BBC News 22nd September 2018
Widespread culling of badgers will not be reintroduced in Wales despite calls from farmers to intervene to stop the spread of TB.
The Farmers’ Union of Wales said last year five badgers were killed compared to 10,000 cattle due to Bovine TB.
They called for widespread culling after a drop in the number of outbreaks in parts of England due to licenced culls.
The Welsh Government said badgers were not the main cause of new outbreaks.
While the culling of badgers is considered by animal rights campaigners as inhumane and ineffective, the FUW said farmers had simply had enough of the damage TB was causing to their livestock.
Brain Walters, a dairy farmer from Carmarthen, said the current policy in Wales not to have widespread culls was having a “huge impact” on his business.
“We are not able to move cattle around, we are not able to sell anything,” said Mr Walters, who said farmers had to test cattle every 60 days and if they were clear of TB they could move around after “six months or a year”.
“If we’ve got any beef animals that we want to sell on as store cattle we can’t take them to market, so we have to overstock our farms because we can’t move them anywhere.”
“At the moment we are under TB restrictions, and its causing huge problems on the farm.”
Earlier this month data from the UK government showed that new TB outbreaks – an infectious disease which can spread from wild animals to cattle – declined in the two English areas where licensed badger culls took place.
In Gloucestershire Bovine TB fell from 10.4% of animals tested before culling began in 2013 to 5.6% in 2016 – the final year of the cull, while in Somerset the fall in new outbreaks was from 24% to 12% over the same period.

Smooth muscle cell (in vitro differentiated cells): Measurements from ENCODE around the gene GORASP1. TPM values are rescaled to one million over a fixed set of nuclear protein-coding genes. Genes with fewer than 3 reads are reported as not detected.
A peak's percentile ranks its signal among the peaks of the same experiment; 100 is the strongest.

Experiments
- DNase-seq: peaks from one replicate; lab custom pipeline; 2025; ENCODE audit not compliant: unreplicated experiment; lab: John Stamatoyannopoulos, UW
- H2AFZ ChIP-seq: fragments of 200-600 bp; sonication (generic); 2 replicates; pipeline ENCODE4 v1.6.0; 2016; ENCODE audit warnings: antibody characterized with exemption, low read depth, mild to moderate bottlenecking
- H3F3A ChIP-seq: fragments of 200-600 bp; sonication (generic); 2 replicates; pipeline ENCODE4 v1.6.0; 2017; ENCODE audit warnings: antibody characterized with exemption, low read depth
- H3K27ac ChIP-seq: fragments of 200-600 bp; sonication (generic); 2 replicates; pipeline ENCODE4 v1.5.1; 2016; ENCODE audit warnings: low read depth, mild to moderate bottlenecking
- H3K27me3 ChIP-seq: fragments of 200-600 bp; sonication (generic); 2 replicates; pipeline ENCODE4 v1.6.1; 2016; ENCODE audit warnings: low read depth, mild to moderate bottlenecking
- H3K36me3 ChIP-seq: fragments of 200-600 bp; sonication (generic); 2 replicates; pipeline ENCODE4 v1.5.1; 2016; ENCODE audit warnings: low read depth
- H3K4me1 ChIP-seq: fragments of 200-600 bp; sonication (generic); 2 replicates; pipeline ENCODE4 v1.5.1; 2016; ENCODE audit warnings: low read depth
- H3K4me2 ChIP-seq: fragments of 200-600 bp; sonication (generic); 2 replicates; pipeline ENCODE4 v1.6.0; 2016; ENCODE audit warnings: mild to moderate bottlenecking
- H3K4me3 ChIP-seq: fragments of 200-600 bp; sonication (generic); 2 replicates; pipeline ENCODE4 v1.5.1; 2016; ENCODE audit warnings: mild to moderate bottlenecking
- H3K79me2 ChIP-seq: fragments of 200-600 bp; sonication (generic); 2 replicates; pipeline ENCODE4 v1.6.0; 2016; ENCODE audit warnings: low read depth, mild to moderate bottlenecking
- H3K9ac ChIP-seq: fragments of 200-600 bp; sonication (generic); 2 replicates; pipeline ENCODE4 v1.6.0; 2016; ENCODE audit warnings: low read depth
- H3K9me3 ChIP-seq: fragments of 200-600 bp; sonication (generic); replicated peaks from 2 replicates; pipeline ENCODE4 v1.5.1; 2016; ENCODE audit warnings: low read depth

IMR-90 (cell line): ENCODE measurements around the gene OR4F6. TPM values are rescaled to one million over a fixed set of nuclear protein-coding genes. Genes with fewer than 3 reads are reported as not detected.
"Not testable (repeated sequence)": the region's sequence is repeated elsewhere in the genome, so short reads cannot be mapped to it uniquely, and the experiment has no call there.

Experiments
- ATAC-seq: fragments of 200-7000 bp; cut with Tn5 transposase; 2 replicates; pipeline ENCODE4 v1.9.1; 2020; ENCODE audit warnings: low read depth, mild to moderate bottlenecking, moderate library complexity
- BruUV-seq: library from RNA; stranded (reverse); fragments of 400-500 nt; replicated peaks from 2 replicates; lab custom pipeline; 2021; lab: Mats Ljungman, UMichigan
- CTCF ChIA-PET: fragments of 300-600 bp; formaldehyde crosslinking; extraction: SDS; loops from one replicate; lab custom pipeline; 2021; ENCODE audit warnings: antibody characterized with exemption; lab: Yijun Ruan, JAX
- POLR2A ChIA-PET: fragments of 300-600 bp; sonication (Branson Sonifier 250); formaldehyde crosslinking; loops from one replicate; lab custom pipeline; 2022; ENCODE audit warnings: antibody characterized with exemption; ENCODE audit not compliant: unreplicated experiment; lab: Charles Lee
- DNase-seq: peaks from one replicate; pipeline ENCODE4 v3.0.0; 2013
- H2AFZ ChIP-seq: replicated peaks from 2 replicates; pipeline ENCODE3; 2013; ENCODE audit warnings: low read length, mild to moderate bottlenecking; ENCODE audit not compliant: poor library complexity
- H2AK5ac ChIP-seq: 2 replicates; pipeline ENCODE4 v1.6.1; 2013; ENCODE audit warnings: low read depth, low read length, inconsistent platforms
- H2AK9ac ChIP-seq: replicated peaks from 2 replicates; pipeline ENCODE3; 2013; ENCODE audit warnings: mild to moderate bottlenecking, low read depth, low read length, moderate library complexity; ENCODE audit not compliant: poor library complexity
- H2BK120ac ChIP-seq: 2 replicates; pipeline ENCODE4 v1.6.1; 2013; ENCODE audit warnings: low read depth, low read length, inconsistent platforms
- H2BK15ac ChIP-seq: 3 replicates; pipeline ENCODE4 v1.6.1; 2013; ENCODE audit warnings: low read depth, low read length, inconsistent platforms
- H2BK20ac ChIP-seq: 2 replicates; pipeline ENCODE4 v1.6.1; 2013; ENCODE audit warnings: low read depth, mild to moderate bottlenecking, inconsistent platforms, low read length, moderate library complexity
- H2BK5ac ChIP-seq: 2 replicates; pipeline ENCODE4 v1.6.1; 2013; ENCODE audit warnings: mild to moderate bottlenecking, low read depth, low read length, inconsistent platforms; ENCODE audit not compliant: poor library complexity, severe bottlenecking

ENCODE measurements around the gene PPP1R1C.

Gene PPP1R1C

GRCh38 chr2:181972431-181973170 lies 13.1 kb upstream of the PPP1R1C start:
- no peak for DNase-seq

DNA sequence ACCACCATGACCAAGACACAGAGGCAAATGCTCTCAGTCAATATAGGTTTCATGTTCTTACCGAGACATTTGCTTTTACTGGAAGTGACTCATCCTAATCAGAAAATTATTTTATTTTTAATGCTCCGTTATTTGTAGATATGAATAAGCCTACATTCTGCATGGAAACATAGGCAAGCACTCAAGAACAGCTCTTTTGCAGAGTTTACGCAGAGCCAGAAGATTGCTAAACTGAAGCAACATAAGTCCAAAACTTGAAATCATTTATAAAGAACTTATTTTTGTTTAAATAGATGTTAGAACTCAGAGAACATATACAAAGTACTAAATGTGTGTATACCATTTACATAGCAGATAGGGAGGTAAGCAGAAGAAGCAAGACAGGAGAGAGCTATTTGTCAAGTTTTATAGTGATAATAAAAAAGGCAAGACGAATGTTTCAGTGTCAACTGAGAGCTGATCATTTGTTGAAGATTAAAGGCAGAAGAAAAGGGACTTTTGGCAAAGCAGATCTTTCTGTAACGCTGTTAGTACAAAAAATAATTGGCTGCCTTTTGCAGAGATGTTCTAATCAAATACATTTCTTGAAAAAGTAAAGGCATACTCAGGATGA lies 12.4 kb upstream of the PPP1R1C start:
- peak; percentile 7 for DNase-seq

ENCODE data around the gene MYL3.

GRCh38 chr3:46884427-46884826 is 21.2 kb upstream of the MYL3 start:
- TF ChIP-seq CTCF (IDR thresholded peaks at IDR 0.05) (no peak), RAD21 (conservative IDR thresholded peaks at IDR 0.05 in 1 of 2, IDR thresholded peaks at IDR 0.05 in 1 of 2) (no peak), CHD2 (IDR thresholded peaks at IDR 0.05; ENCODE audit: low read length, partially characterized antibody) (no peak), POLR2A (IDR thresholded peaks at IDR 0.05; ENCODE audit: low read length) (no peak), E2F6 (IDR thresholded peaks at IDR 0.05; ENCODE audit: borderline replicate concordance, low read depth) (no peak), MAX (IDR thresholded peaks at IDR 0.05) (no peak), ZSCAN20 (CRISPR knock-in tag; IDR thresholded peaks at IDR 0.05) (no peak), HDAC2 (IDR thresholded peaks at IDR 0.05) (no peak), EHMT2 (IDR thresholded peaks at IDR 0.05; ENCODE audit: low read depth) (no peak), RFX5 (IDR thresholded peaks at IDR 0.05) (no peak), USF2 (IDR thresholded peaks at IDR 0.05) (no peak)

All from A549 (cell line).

Since the English results were released, the badger cull has been extended to cover 11 areas of the country.
The Welsh government has adopted a more targeted approach.
In March 2017, a cull begun in Wales at farms where they were believed to be infecting cows with the disease, which combines trapping and culling infected badgers, but a report showed that killed five badgers cost £380,000.
Ian Lloyd, Animal Health and Welfare Committee Chairman at the FUW, said: “The Welsh cattle industry has simply had enough and the FUW is now calling on the Welsh Government to properly recognise the impact of this insidious disease on farming families.
“Under the refreshed TB programme, cattle keepers in Wales have adhered to numerous costly and burdensome cattle controls and restrictions.
“FUW members had a reasonable expectation that this same programme would make significant inroads in dealing with badgers. That expectation has not yet been met,”
But a Welsh Government spokesman said the England-style badger cull had been ruled out and its system focuses on eradicating all sources of infection.
“Evidence shows that most causes of Bovine TB in cattle in Wales results from cattle-to-cattle transmission,” he said.
“Badgers are only trapped and tested where evidence suggests they are contributing to the persistence of Bovine TB in chronic breakdown herds.
“Targeted interventions are being applied to remove test positive badgers, helping stop transmission and clearing up chronically infected herds, which are costly to the taxpayer and industry.”
The RSPCA said while it had sympathy for cattle farmers, culling was “inhumane” and progress towards eradicating TB had been made in Wales.
“The new bovine TB eradication programme was only launched by Welsh Government, in October 2017, and having been in place for less than a year needs time to take effect and the results of the new elements of the programme to be analysed.
“We have continued to encourage all governments to improve cattle management and welfare, continuing a high frequency of testing, improving bio security, vaccinating badgers and developing a vaccine for cattle which are all pivotal in dealing with Bovine TB.”